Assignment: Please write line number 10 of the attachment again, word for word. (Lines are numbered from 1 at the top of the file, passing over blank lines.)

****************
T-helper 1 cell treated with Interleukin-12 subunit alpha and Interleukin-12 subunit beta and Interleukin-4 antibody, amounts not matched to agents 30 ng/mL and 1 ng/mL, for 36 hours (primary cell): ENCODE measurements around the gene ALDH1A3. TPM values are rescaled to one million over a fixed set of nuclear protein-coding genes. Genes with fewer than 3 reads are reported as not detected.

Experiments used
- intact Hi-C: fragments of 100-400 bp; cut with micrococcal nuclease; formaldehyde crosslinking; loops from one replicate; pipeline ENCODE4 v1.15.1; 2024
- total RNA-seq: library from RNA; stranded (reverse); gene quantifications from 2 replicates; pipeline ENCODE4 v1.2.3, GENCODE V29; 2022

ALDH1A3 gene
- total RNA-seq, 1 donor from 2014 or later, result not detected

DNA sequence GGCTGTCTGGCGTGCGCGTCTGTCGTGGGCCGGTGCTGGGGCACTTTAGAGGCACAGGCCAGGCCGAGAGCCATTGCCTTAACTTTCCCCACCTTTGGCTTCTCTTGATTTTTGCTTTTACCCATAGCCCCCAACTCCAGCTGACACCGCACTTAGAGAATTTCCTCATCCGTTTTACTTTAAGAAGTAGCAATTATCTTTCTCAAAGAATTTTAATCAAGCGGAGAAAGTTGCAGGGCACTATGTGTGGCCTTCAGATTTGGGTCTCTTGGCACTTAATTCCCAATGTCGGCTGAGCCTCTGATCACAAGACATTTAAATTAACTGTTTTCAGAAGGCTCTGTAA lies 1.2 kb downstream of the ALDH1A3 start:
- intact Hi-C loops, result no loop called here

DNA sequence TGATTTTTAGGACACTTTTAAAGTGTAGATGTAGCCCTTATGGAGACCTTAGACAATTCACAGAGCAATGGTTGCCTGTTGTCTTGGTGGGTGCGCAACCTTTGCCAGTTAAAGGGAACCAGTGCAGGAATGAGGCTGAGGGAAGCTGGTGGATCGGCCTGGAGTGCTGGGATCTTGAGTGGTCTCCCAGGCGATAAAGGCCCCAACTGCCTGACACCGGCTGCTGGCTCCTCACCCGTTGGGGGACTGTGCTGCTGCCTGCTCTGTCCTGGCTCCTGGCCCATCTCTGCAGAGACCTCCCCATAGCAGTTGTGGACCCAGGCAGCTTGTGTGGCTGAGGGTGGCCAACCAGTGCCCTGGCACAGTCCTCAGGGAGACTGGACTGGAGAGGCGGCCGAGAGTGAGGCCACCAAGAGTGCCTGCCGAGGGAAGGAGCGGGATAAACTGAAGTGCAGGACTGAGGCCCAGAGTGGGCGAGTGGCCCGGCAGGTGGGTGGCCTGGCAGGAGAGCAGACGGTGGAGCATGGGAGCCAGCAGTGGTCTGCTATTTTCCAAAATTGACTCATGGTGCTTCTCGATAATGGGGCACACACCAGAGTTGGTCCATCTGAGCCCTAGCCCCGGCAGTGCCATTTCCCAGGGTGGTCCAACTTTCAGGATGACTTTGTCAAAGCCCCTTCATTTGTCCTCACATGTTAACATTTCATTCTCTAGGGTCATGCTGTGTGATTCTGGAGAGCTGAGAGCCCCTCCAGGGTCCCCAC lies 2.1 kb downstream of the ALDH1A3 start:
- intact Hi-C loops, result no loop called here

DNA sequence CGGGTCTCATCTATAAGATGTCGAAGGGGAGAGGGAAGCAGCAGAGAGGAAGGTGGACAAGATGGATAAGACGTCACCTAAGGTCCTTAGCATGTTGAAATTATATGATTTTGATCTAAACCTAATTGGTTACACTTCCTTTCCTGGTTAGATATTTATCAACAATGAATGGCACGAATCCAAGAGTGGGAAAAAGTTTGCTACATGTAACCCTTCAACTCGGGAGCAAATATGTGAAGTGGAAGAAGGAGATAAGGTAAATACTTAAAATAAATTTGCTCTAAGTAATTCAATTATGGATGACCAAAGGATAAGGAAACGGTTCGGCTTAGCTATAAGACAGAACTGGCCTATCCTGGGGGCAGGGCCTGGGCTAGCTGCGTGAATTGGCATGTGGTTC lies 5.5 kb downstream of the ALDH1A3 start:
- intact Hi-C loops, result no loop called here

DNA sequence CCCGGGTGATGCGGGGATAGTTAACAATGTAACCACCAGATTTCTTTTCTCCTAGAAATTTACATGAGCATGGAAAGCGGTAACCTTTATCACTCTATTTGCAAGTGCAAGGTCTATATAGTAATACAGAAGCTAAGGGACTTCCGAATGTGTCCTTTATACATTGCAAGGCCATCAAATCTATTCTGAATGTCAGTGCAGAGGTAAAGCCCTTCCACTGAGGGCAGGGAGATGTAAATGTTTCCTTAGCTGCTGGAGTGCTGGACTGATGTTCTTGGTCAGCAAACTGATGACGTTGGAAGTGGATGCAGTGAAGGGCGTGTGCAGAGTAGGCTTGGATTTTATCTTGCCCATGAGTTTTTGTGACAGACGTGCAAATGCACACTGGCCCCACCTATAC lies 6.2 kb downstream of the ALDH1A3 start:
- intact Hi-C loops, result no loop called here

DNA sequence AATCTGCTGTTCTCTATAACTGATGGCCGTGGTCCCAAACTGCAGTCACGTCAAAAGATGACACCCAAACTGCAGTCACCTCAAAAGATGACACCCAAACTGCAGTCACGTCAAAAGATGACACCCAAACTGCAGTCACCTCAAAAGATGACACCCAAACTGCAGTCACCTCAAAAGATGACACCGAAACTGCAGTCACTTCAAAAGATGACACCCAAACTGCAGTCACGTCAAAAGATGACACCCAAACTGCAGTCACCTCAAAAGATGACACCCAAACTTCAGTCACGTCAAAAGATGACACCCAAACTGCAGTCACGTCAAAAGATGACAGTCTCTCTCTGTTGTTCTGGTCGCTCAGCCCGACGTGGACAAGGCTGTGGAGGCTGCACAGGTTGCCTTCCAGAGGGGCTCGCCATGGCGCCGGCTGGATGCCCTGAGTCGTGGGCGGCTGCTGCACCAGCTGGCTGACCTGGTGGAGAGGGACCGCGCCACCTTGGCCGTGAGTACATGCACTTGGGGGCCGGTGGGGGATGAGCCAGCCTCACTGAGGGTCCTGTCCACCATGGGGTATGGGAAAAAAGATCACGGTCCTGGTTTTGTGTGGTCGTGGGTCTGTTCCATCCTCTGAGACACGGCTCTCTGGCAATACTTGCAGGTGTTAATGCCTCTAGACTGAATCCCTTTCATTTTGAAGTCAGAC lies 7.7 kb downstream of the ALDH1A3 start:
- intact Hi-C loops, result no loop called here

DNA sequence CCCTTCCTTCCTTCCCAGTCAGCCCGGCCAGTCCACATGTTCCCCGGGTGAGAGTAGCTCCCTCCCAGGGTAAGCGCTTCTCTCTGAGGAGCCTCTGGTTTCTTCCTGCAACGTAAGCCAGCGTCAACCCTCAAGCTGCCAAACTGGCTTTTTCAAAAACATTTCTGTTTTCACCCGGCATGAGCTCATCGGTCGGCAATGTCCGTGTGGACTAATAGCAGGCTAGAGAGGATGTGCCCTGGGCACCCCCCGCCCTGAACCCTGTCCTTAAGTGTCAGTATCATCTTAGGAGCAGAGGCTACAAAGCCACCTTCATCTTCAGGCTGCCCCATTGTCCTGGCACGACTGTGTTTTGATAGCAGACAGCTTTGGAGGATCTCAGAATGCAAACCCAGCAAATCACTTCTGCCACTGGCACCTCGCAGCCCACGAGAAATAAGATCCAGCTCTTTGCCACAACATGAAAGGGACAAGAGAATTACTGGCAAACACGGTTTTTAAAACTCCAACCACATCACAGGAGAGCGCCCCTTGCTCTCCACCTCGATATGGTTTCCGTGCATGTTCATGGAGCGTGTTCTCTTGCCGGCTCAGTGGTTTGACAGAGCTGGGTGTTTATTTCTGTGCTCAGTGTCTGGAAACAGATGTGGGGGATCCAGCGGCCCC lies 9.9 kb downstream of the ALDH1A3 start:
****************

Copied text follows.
- intact Hi-C loops, result no loop called here